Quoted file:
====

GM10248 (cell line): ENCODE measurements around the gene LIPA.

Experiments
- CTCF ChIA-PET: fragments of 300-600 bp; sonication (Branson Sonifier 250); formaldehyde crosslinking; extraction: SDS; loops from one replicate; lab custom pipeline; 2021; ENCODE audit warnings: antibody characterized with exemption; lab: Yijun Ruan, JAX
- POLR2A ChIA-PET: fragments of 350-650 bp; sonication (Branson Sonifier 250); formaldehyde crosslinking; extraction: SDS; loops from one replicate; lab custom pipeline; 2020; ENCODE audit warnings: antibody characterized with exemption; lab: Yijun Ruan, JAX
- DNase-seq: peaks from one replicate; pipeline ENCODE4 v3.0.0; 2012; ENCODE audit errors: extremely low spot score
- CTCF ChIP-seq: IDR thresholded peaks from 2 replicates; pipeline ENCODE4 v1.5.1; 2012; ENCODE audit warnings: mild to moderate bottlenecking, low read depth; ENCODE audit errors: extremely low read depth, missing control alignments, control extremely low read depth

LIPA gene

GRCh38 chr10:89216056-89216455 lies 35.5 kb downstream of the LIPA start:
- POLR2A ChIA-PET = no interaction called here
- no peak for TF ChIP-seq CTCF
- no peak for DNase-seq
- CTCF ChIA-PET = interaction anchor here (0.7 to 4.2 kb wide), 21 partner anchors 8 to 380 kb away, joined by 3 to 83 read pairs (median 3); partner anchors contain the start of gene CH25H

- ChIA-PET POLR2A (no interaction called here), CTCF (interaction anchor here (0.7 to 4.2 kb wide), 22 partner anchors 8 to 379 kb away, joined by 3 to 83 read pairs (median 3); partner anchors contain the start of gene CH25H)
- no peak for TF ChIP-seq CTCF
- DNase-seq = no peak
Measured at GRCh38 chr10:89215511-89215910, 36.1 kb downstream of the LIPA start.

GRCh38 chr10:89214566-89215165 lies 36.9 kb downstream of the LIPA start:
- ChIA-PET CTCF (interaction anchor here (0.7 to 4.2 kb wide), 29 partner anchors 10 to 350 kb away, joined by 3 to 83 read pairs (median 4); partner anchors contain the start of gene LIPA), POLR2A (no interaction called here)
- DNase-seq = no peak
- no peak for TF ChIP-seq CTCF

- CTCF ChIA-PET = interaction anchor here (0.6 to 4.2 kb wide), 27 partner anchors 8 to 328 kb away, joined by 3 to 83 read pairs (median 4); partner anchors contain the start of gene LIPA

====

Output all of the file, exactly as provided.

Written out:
GM10248 (cell line): ENCODE measurements around the gene LIPA.

Experiments
- CTCF ChIA-PET: fragments of 300-600 bp; sonication (Branson Sonifier 250); formaldehyde crosslinking; extraction: SDS; loops from one replicate; lab custom pipeline; 2021; ENCODE audit warnings: antibody characterized with exemption; lab: Yijun Ruan, JAX
- POLR2A ChIA-PET: fragments of 350-650 bp; sonication (Branson Sonifier 250); formaldehyde crosslinking; extraction: SDS; loops from one replicate; lab custom pipeline; 2020; ENCODE audit warnings: antibody characterized with exemption; lab: Yijun Ruan, JAX
- DNase-seq: peaks from one replicate; pipeline ENCODE4 v3.0.0; 2012; ENCODE audit errors: extremely low spot score
- CTCF ChIP-seq: IDR thresholded peaks from 2 replicates; pipeline ENCODE4 v1.5.1; 2012; ENCODE audit warnings: mild to moderate bottlenecking, low read depth; ENCODE audit errors: extremely low read depth, missing control alignments, control extremely low read depth

LIPA gene

GRCh38 chr10:89216056-89216455 lies 35.5 kb downstream of the LIPA start:
- POLR2A ChIA-PET = no interaction called here
- no peak for TF ChIP-seq CTCF
- no peak for DNase-seq
- CTCF ChIA-PET = interaction anchor here (0.7 to 4.2 kb wide), 21 partner anchors 8 to 380 kb away, joined by 3 to 83 read pairs (median 3); partner anchors contain the start of gene CH25H

- ChIA-PET POLR2A (no interaction called here), CTCF (interaction anchor here (0.7 to 4.2 kb wide), 22 partner anchors 8 to 379 kb away, joined by 3 to 83 read pairs (median 3); partner anchors contain the start of gene CH25H)
- no peak for TF ChIP-seq CTCF
- DNase-seq = no peak
Measured at GRCh38 chr10:89215511-89215910, 36.1 kb downstream of the LIPA start.

GRCh38 chr10:89214566-89215165 lies 36.9 kb downstream of the LIPA start:
- ChIA-PET CTCF (interaction anchor here (0.7 to 4.2 kb wide), 29 partner anchors 10 to 350 kb away, joined by 3 to 83 read pairs (median 4); partner anchors contain the start of gene LIPA), POLR2A (no interaction called here)
- DNase-seq = no peak
- no peak for TF ChIP-seq CTCF

- CTCF ChIA-PET = interaction anchor here (0.6 to 4.2 kb wide), 27 partner anchors 8 to 328 kb away, joined by 3 to 83 read pairs (median 4); partner anchors contain the start of gene LIPA